This episode features Dana Bostic and his Chicago gang, The New Breeds. Bostic, known as "Bird," came of age on Chicago's tough west side. He grew up slinging drugs on the corner and ended up a heroin kingpin in his hometown. With a connection to a Mexican cartel, Bostic's New Breeds would package and distribute heroin and defend their turf with violence. When the body count started to rise, Bird and the New Breeds were taken down. They are all serving significant sentences in prison.
This episode explores the gangland matriarch Maria "Chata" Leon and the criminal underworld created by her murderous brood of gangbanger children. Leaders of the Drew Street Clique of the Avenues Gang, this family ruled a small pocket of Los Angeles for decades. By way of slinging crack cocaine and methamphetamine Maria Leon accrued a great amount of wealth but her status in the hood dwarfed any financial gain she could earn. With an air of invincibility, Maria Leon commanded a reign of terror in L.A. only to be brought to justice by vast federal RICO indictments and multiple military style police invasions into her neighborhood. Maria now awaits her third deportation in federal prison in California.
An acronym was born the day actor Philip Michael Thomas (a.k.a. Detective Rico Tubbs of Miami Vice fame) announced his aspiration to win an Emmy, Grammy, Oscar and Tony within five years. But it was his gold EGOT medallion, which he had made as a reminder of his aims, that really solidified the term in Hollywood history. Sadly, Thomas still hasn't achieved his 1984 goal but, to be fair, only a small group of performers ever has. Here are the notable few who have made awards history.
They are the best of the best on television - the entertainers who have taken home the coveted Emmy Award. Popular sitcoms stars from Lucille Ball to Tina Fey, dramatic actors like James Gandolfini and legendary talk show hosts including Johnny Carson and Oprah Winfrey are just some of the performers who have taken home the winged statuette. Here is a star-studded collection of famous Emmy winners from throughout the history of TV.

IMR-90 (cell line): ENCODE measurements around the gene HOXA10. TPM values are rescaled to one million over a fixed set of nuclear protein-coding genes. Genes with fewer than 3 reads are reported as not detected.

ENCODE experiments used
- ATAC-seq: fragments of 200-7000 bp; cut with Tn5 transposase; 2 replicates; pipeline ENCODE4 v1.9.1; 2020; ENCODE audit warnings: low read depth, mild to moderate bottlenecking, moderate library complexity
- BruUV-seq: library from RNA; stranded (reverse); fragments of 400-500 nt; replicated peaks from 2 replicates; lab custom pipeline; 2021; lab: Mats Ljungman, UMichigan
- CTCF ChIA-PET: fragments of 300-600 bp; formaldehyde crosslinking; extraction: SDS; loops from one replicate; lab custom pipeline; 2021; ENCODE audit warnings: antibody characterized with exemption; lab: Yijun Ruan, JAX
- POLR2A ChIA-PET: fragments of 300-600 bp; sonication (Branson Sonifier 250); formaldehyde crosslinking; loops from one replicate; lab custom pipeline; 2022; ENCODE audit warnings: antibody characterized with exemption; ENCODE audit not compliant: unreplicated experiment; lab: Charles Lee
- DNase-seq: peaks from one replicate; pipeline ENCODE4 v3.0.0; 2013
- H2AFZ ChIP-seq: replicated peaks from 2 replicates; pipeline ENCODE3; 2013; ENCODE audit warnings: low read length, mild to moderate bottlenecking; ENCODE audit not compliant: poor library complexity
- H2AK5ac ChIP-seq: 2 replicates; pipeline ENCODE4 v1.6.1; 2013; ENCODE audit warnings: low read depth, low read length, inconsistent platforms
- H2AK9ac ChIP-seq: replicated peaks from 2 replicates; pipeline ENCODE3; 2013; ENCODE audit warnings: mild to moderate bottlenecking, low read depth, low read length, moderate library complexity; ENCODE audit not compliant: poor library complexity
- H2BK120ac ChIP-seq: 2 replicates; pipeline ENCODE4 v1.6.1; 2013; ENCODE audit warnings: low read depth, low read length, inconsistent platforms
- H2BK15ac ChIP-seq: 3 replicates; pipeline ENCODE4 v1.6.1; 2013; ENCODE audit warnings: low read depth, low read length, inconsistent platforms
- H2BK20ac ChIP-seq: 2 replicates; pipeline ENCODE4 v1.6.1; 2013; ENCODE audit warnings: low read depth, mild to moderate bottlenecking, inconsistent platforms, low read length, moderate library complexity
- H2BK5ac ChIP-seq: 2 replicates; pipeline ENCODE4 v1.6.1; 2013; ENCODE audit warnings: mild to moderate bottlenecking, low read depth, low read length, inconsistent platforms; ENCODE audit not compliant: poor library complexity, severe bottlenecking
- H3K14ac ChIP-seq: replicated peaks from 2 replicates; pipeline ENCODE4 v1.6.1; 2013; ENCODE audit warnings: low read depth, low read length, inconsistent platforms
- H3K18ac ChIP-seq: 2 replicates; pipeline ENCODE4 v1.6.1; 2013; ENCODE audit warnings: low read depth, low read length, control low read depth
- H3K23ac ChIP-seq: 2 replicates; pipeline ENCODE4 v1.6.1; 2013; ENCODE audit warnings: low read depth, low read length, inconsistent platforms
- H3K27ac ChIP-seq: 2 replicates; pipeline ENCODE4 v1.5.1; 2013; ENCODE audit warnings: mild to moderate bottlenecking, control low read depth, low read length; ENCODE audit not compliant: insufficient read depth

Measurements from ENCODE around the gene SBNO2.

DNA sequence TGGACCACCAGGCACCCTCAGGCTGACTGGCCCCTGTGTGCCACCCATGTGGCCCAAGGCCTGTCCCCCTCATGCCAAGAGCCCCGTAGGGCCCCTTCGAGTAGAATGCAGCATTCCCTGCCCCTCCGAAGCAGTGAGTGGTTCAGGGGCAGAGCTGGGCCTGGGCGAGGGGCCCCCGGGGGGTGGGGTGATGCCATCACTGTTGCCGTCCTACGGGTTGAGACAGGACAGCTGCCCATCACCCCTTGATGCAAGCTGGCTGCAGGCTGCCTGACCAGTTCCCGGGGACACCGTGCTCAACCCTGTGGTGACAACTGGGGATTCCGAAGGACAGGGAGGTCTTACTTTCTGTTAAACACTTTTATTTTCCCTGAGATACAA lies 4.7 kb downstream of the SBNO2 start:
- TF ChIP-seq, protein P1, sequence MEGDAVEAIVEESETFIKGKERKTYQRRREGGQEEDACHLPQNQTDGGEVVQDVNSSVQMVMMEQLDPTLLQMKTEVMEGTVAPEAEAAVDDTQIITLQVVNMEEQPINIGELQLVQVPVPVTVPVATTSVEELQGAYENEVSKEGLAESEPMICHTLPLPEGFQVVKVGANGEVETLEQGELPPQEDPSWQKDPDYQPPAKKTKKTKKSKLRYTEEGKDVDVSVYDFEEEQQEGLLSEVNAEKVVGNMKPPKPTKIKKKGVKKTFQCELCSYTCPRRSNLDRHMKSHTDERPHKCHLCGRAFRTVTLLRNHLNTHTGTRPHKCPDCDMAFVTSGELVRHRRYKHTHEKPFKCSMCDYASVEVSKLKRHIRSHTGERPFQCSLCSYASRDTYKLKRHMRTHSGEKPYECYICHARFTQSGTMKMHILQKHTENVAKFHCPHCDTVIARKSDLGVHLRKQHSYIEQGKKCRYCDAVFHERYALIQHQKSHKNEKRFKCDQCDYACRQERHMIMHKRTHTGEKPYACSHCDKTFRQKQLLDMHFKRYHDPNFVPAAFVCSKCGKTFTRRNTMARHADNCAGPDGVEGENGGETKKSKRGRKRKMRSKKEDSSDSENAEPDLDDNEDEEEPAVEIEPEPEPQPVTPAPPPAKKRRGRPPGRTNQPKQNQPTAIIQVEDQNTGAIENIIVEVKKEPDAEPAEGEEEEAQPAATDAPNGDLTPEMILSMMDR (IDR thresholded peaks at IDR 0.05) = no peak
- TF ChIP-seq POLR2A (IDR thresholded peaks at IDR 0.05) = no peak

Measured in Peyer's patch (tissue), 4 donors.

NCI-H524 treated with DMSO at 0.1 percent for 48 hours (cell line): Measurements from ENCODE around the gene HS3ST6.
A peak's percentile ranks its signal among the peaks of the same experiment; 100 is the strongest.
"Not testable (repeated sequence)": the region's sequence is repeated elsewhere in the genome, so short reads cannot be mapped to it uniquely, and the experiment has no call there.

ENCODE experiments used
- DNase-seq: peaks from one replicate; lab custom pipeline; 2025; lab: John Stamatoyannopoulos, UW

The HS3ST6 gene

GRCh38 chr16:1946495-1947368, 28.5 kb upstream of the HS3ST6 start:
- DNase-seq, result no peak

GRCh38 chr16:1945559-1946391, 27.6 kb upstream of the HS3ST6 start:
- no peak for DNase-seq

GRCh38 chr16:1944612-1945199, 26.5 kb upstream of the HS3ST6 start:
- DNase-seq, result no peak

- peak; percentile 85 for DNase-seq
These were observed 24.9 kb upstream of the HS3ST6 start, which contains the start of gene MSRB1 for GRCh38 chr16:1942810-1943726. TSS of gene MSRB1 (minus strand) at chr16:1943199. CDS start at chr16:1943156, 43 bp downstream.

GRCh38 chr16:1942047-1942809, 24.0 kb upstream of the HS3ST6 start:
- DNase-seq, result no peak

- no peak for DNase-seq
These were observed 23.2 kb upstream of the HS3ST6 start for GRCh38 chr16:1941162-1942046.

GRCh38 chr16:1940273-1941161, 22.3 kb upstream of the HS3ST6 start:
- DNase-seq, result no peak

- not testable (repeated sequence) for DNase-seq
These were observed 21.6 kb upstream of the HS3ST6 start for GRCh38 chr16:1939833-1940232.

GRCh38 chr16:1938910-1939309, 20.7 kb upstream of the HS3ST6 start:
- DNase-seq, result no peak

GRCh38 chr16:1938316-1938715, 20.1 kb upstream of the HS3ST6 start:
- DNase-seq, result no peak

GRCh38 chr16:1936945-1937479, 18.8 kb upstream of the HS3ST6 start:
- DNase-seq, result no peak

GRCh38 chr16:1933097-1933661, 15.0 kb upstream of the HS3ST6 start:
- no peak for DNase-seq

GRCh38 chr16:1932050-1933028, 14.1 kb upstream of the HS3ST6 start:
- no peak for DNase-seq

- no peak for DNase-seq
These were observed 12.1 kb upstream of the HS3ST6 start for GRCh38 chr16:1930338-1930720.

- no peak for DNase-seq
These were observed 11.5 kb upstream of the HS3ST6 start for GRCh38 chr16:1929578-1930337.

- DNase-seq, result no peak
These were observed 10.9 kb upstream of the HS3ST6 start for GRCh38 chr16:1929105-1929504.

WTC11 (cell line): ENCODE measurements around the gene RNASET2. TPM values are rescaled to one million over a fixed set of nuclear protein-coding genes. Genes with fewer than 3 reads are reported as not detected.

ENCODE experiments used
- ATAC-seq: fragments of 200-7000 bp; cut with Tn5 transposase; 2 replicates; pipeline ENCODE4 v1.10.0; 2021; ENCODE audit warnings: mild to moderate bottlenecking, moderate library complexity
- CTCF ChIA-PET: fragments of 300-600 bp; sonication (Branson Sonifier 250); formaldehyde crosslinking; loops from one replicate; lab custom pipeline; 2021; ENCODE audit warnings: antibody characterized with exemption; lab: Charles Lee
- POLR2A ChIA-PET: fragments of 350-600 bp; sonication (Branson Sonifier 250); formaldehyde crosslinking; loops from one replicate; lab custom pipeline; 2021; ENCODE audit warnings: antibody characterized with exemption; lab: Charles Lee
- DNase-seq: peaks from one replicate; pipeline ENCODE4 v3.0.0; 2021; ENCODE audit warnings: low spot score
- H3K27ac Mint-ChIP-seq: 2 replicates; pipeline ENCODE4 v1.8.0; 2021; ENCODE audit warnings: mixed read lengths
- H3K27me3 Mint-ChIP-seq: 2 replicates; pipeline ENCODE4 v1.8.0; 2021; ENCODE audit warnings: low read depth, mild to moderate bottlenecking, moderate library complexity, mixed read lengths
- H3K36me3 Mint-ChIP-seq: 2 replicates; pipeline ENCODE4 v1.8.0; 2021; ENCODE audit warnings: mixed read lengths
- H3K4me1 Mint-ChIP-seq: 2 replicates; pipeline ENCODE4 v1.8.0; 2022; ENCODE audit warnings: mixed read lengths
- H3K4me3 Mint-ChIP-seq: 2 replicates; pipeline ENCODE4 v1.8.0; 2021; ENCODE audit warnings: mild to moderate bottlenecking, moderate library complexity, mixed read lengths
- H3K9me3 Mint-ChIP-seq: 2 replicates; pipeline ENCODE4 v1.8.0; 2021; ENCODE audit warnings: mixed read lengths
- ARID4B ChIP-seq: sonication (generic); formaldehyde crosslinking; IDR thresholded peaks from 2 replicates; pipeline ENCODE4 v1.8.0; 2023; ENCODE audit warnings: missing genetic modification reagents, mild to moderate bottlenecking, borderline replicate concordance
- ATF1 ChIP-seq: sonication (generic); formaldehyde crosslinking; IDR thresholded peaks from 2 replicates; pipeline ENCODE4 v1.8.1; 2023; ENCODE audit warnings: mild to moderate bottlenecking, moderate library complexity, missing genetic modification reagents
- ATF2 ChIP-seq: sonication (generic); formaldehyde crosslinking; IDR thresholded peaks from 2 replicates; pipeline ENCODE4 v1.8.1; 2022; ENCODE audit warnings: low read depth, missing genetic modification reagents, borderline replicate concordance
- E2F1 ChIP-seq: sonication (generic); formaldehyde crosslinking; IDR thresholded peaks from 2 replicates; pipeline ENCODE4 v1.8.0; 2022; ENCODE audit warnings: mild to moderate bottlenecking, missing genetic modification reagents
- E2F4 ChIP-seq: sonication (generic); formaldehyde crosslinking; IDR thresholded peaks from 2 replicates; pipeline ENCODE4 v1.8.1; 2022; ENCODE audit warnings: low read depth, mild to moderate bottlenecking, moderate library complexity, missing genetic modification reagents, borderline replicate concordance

Philanthropy has come from women involved in an array of professional pursuits, including business, politics, social services and entertainment. With Melinda Gates spearheading multi-billion dollar health and education efforts, Audrey Hepburn serving as a UNICEF ambassador and Oprah Winfrey opening a school for girls in South Africa, these visionaries and their peers remind us of our connection to each other and the importance of caring.
Visit Biography.com's Women's History group to explore more biographies, photos and videos of some the world's most fascinating women.
Without a doubt, the roles that women have taken on throughout the history of film has evolved dramatically. Film actresses of the Golden Age of Hollywood fought tooth and nail to attain the same respect as their male counterparts. And slowly, over time, we've seen women take on powerful and complex lead roles in blockbusters, comedies, dramas and everything in between, thanks to the work of leading ladies like Hattie McDaniel, Audrey Hepburn and Ava Gardner. Browse through the women who have changed film history.
The first Grammy Awards ceremony was held in 1959, after Walk of Fame recording executives compiled a list of industry leaders who they realized would never get a star on Hollywood Boulevard, but deserved recognition. The group helped found the National Academy of Recording Arts and Sciences, and named their award the "Grammy" as a nod to Edison's gramophone. Since then, hundreds of music industry members have received Grammys for their notable accomplishments in the field of music and recording. Here are the many winners of this now-prestigious award.